It's National Catfish Day, So Here Are 8 Bizarre Catfishing Stories To Remind You That Sometimes The Internet Is A Blackhole Of Awful
Catfishing is a strange, unsettling trend that, personally, I find pretty freaky. No, I’m not talking about hunting giant, whiskered fish (although those also kind of weird me out). It turns out that today is National Catfish Day, and although it was meant to honor the actual fish, we can't ignore that the term has been entirely re-appropriated in the age of the internet. As most of you probably know, a “catfish” is someone who creates a false identity on the Internet and social media, usually for the purpose of creating relationships with others under false pretenses. Sometimes these people want to extort money from unsuspecting victims, while sometimes it appears that they simply find some kind of joy or affirmation by pretending to be other people. Catfishing is a bizarre, troubling offspring of the social media age, and can have devastating effects on its victims. It’s easy to make fun of people who fall for catfish’s lies, to ask, “How could XYZ fall for that? It’s so obvious.” But I think everyone is vulnerable to these kinds of scams; when a scammer manages to find a point of connection with a victim, or seems able to fulfill some feeling of lack, it’s natural for the victim to want the lie to be true, and to simply not be able to see what’s in front of them. As the following eight strange catfishing stories show, it’s not only the people who are duped by impersonators who are victims of catfish: the people whose images are stolen to create false identities also pay a price. The lesson here? Be careful on the Internet, friends. It’s a weird, scary place.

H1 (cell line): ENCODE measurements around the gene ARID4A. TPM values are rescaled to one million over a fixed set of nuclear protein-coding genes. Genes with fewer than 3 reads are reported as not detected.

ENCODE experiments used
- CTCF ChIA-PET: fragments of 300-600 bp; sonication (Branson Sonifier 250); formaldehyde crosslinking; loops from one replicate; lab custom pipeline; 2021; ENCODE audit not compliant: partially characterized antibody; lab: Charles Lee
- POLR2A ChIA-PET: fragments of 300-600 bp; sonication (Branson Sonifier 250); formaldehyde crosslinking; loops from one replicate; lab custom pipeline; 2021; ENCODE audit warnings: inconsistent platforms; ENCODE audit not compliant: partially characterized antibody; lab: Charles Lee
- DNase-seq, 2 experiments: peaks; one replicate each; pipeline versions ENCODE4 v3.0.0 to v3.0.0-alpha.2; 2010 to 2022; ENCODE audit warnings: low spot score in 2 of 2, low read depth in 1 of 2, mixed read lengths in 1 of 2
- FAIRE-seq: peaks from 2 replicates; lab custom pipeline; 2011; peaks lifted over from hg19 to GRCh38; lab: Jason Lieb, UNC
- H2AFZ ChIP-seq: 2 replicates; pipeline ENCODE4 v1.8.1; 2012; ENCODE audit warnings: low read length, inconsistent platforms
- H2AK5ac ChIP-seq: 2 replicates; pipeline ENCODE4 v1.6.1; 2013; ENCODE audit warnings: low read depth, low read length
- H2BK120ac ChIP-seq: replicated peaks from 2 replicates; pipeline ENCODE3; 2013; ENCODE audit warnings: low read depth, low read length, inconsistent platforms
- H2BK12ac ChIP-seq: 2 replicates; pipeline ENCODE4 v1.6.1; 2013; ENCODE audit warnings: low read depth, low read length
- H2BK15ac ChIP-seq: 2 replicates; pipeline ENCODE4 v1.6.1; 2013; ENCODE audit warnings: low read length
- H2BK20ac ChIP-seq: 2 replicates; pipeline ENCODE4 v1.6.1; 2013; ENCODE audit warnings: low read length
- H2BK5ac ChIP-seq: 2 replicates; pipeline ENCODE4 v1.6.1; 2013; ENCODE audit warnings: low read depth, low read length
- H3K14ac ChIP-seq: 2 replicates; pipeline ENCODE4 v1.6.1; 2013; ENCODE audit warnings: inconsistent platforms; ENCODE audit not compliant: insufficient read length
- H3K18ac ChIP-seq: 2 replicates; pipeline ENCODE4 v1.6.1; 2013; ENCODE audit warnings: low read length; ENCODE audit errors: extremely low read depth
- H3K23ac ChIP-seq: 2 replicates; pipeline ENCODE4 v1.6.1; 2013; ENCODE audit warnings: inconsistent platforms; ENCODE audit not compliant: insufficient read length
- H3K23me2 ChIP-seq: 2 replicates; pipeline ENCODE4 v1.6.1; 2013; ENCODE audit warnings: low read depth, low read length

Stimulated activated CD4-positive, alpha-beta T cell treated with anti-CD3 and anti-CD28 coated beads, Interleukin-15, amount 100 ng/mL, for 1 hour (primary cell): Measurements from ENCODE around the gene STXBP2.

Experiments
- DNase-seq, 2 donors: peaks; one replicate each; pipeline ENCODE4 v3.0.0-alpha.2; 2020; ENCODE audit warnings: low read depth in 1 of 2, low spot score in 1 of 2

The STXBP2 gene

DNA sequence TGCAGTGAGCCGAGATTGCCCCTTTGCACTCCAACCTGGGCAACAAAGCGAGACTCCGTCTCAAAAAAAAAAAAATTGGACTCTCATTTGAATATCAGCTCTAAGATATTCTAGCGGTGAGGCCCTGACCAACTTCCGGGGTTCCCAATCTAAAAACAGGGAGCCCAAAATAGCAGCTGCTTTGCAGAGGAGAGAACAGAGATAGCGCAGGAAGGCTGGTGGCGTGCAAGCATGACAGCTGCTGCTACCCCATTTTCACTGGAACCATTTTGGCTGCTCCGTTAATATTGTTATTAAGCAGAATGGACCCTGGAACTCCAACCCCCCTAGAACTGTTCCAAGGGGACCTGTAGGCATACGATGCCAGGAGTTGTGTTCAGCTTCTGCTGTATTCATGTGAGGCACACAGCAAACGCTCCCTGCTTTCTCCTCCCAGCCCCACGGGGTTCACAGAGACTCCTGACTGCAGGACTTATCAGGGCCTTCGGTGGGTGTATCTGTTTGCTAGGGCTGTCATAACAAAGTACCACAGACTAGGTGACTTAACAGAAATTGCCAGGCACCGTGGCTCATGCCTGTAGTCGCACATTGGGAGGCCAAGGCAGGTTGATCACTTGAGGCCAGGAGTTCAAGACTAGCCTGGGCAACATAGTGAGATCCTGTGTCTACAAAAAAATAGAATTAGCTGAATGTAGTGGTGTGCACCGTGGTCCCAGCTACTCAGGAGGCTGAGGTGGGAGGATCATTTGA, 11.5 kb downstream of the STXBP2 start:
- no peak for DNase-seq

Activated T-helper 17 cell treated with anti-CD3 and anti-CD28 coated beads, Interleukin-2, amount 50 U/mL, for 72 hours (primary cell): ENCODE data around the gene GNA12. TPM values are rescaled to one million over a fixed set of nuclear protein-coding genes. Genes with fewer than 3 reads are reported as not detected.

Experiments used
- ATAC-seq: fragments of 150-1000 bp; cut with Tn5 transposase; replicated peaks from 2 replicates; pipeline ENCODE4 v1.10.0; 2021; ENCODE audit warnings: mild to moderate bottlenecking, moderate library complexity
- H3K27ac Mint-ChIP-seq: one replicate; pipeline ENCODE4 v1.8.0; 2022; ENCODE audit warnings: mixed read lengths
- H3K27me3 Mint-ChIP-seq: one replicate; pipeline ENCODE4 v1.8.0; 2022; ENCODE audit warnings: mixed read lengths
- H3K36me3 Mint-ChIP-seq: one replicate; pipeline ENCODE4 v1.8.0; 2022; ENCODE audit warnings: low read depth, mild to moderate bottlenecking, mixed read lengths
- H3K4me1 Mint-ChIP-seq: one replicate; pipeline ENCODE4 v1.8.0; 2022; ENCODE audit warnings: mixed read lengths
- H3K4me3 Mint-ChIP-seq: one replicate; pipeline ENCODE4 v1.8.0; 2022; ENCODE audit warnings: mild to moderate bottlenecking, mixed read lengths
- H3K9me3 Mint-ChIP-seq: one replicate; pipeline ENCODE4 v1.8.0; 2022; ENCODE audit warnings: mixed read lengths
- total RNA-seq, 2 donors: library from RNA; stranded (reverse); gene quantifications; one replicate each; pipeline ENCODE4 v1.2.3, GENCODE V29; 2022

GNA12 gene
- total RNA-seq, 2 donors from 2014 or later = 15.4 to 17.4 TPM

Football star Manti Te’o got duped, very publicly.
One of the most notorious catfishing cases on record occurred in September of 2012 when Manti Te’o, a football player for the University of Notre Dame, reported to the media that his girlfriend, Lennay Kekua, had tragically died of leukemia. A few months later—after an outpouring of support from the public—Deadspin began questioning exactly what had happened. It was eventually revealed that Lennay Kekua did not exist, that she had been invented by a male acquaintance of Te’o’s, and that images of her were in fact of another woman who had never met Te’o and who had no knowledge of the hoax. Te’o admitted that he had been in a relationship with a woman he had never met in person, and maintains that he had no part in the fraud.
This guy got catfished with pictures…of himself.
A few weeks ago, Jack Kennedy, popular for his photographs on Tumblr, was shocked to be catfished by someone on Grindr – who had the temerity to use pictures of Kennedy himself. He told The Daily Dot, “Then he actually offered to send proof that it was him, and at this point I just couldn’t stop laughing! I went on to ask him for his ‘proof’, which turned out to be a photo of his (fortunately not mine) penis. After this I just closed the app and ignored him.”
This woman “borrowed” another woman’s entire life.
Someone going by the name “Leah Palmer” developed a large social media presence, with hundreds of followers and a number of romantic relationships. It turns out, however, that all of the pictures of this person are actually of someone else: Ruth Graves neé Palmer, who was shocked to learn that hundreds of photos of her were being used to support another person’s fake life. The hoax has been going on for three years, and Ruth Graves still has no idea who is behind it. This story is so creepy; as Bustle’s Emma Cueto writes, “I mean, imagine finding out someone was basically wearing your life like a costume.”